London's contemporary season gets going at Phillips de Pury
Sale is a healthy starter for this week's auctions
By Melanie Gerlis. Web only
Published online: 27 June 2011
london. Phillips de Pury's decision to open, rather than close, the London contemporary auction season this evening, and with bigger ticket works in a new central location, paid off. Its pared-down catalogue (31 lots) sold for £11.2m (est £10m-£14.5m) with a sell-through rate of 87%, which must have been a refreshing turn of events for auctioneer Simon de Pury. The auction house's equivalent sale last year made £4m, well below expectations, and with nearly half the works (47%) unsold.
“It was a very strong sale for them. They've found a great niche in the [auction] market for younger artists and it seems to be working,” said dealer Paolo Vedovi, who had bid on Wade Guyton's three-legged inkjet “X” painting, Untitled, 2007 (this went for £205,250, est £150,000-£250,000). The auction house also had great success in February with Guyton when New York dealer Stellen Holm, bought a 2001 “X” painting for £213,650 (est £50,000-£70,000).
Other sought-after emerging artists did well. An untitled 2009 work by this year's brightest young thing, Jacob Kassay, unsurprisingly went past its £50,000-£70,000 estimate to sell over the telephone for £145,250. Bidding was lively, both via the telephones and in the saleroom, but was less fierce than in the auction house's May evening sale in New York (where another 2009 silver deposit work by Kassay went for $290,500 against an estimate of $60,000-$80,000). Nevertheless, with his work selling for around £15,000-£20,000 in the primary market, the heat has yet to leave Kassay's market at auction.
Phillips' catalogue included bigger-ticket items than in recent sales: works in the low tens of thousands have been common, while tonight the £50,000-£70,000 Kassay was one of the lowest-estimated items. This more confident approach paid off, despite ambitious estimates, and the auction house achieved two significant artist records in its evening sale: for Beatriz Milhazes, whose O Moderno, 2002 went for £713,250 (already estimated to make a record at £650,000-£750,000) and Ugo Rondinone, whose white tree sculpture, Get Up Girl a Sun Is Running the World, 2006, went for £541,250 (est £200,000-£300,000). Both went to telephone bidders.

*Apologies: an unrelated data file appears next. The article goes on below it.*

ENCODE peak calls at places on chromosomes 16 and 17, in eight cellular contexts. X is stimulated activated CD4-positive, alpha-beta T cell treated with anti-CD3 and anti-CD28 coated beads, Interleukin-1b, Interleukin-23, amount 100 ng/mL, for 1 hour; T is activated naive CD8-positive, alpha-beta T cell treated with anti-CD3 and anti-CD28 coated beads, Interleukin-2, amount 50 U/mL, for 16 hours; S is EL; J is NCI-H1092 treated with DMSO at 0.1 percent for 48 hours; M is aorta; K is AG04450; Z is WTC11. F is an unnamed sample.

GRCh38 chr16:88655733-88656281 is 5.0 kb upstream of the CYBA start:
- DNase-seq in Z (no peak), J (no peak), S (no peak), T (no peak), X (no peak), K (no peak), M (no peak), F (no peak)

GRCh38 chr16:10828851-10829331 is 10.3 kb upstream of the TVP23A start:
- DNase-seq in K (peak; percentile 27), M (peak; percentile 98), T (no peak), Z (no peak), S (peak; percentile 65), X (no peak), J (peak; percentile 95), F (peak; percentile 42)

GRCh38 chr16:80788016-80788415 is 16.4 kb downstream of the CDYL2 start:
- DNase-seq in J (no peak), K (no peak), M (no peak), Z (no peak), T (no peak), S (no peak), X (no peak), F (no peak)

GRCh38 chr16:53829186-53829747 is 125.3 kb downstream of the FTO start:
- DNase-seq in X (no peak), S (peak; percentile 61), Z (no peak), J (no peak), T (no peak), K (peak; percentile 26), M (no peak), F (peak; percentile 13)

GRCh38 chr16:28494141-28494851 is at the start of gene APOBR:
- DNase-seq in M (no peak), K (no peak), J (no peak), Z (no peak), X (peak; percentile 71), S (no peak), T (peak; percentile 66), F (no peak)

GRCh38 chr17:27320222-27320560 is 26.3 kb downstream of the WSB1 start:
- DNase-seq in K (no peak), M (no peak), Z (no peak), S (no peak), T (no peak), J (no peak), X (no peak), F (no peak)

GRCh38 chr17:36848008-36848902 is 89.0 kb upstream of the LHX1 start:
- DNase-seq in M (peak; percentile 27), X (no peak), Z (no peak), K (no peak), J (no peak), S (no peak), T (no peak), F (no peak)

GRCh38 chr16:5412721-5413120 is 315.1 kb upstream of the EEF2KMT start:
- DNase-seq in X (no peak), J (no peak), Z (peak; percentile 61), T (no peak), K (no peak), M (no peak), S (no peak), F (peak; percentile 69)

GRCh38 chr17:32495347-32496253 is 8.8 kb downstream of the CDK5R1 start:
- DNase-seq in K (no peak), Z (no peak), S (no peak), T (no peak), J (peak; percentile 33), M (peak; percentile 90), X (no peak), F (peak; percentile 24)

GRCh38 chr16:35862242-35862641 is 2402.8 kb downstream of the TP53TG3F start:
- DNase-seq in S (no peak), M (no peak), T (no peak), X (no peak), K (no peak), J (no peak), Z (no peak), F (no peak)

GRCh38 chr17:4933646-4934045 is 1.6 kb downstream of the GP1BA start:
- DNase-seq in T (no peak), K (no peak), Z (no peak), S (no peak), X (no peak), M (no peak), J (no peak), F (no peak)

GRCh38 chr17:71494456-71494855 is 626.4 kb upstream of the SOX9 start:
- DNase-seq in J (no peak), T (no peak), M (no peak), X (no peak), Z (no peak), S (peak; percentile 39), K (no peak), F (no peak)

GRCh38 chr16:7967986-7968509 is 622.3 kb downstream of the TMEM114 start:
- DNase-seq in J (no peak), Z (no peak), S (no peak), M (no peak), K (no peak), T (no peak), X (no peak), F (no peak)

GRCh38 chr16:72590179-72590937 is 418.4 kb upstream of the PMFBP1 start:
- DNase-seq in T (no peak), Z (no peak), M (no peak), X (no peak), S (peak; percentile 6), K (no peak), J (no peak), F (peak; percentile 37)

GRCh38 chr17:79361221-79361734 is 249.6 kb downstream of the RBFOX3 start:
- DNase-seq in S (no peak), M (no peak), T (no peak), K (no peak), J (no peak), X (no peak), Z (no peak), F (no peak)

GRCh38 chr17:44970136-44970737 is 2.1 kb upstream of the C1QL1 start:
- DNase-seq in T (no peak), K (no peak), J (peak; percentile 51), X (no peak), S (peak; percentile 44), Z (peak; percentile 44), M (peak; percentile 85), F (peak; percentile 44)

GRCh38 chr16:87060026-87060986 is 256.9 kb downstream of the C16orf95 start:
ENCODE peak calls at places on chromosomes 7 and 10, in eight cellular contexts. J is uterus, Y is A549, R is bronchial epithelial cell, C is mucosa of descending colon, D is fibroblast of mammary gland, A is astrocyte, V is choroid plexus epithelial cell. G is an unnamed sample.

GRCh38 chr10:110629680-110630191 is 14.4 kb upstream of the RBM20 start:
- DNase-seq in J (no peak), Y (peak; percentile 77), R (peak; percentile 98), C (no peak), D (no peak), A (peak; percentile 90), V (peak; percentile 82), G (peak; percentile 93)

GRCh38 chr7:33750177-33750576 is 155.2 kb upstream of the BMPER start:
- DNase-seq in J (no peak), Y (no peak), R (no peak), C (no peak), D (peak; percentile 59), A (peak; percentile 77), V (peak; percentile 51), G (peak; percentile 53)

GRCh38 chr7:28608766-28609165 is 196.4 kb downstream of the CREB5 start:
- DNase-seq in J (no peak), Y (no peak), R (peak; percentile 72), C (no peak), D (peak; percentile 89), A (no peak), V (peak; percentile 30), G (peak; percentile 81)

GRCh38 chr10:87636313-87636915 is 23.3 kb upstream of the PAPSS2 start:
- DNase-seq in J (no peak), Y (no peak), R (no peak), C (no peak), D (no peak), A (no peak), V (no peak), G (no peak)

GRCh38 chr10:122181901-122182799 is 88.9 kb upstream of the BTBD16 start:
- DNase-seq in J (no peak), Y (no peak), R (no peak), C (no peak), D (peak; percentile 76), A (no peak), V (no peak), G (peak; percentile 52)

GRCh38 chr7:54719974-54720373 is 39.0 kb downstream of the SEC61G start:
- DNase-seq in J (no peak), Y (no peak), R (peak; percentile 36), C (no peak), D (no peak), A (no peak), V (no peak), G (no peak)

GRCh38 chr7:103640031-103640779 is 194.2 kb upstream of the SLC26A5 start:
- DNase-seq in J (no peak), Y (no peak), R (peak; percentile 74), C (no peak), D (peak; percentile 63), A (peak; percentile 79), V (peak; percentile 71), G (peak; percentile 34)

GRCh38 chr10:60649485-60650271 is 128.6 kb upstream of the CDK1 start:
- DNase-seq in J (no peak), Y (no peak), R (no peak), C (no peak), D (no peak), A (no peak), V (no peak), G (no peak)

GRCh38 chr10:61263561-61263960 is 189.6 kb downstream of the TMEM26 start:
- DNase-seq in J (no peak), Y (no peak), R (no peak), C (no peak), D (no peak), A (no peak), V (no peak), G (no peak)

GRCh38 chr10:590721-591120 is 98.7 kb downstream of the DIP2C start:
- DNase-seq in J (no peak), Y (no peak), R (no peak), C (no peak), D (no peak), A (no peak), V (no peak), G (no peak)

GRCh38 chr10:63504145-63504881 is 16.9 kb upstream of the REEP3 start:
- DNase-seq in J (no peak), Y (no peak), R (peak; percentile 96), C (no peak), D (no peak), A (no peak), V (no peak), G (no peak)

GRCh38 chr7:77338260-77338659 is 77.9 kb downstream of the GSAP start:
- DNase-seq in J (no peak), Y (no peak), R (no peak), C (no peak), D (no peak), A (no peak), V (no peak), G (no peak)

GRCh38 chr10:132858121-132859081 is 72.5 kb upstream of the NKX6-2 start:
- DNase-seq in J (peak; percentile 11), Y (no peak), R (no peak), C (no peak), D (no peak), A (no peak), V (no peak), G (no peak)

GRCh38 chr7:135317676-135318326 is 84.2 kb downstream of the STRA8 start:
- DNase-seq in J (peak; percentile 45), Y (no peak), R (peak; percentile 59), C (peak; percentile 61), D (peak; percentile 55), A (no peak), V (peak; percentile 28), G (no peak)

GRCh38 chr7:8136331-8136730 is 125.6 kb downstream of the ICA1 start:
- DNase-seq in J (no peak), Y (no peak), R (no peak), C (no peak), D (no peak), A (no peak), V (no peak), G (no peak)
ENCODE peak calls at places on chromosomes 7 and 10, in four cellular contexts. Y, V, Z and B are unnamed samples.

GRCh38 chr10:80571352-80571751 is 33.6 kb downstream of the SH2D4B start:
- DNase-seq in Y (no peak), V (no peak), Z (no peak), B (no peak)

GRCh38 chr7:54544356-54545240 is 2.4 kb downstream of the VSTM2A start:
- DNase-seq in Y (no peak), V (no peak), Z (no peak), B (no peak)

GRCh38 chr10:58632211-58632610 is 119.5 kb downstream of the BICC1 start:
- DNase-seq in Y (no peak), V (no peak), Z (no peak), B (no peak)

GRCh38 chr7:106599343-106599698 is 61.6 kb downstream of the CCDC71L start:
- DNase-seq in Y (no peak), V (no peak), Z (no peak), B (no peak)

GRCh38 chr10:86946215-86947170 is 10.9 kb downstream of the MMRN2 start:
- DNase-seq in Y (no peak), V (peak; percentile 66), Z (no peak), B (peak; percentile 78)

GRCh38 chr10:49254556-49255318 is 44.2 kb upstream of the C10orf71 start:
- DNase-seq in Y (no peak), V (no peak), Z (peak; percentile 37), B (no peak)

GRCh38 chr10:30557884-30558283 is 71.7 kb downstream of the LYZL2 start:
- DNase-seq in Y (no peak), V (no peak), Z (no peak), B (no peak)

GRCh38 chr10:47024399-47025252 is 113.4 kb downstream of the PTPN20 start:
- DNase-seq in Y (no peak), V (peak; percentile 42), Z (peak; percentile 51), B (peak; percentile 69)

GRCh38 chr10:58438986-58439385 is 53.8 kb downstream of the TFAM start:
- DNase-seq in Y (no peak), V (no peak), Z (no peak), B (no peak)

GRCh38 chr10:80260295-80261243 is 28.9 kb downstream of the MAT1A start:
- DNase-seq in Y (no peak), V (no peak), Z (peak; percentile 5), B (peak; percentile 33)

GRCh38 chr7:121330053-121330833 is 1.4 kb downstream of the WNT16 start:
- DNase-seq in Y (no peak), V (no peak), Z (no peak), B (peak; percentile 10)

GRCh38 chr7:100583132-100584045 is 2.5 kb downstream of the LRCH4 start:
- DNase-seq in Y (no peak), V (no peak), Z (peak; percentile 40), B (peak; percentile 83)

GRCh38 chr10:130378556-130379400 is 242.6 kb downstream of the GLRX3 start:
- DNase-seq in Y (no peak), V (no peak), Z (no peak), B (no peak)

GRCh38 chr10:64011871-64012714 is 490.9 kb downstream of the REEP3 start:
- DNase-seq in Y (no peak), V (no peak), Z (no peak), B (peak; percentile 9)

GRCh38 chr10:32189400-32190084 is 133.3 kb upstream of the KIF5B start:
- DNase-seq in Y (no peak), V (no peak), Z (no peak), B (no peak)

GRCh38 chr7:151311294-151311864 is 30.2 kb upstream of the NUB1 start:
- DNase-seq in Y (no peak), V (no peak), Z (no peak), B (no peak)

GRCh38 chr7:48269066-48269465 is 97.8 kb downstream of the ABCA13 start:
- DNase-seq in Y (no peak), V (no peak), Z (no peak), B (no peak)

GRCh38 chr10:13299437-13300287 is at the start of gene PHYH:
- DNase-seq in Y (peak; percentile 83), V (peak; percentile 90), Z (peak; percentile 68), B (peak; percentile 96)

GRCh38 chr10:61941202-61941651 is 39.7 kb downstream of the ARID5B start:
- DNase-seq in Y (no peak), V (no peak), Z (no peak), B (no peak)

“It's exactly the sort of work that people want at the moment, to put in a big empty Georgian house that's has been redecorated with white walls and no furniture,” said New York private dealer and collector, David Nisinson, of the Rondinone. He himself bought Cecily Brown's I Will Not Paint Any More Boring Leaves (2), 2004 for £529,250 (est £350,000-£450,000). “I was pleased, I thought it could have gone for more,” he said after the sale.
Nevertheless, the atmosphere never really picked up, and the auction house worked hard for its £11.2m. Despite a state-of-the-art, recently opened saleroom near London's Victoria Station, Phillips has committed to a new “exhibition and retail” space in Claridge's Hotel in Mayfair, where this evening's auction was held. “It's convenient for our clients and worked well,” said de Pury. Furthermore, a high proportion—five of the original 32 lots—were guaranteed by third parties (one of these, Cindy Sherman's Untitled Film Still #4, 1977, was withdrawn as a similar work had been seen at the Art Basel fair earlier this month, said Phillips). “[Guarantees are] a big part of the strategy for a competitive auction house,” said Michael McGinnis, Phillips' head of contemporary art. A couple of these, including the Milhazes, sold to their guaranteed bid alone. Other works expected to give a buzz to the saleroom fell rather flat, including Damien Hirst's butterfly painting Confession, 2008 (picked up by dealer-collector Jose Mugrabi for £690,850, est £600,000-£800,000) and the sale's headline piece, Jean-Michel Basquiat's bottle-capped Self-portrait, 1985, which sold to its guarantor bid of £1.8m (£2.1m with buyer’s premium, est £2m-£3m). The work had been on the market for some time, and it had sold at Phillips New York in 2003 for $647,500 (then the equivalent of £387,000).
In general dealers felt it was a good start to the week: “It's a strong opening,” said Vedovi. The major sales are at Christie's tomorrow and Sotheby's on Wednesday. Combined the evening sales this week are forecast to make between £140.2m and £197.8m.
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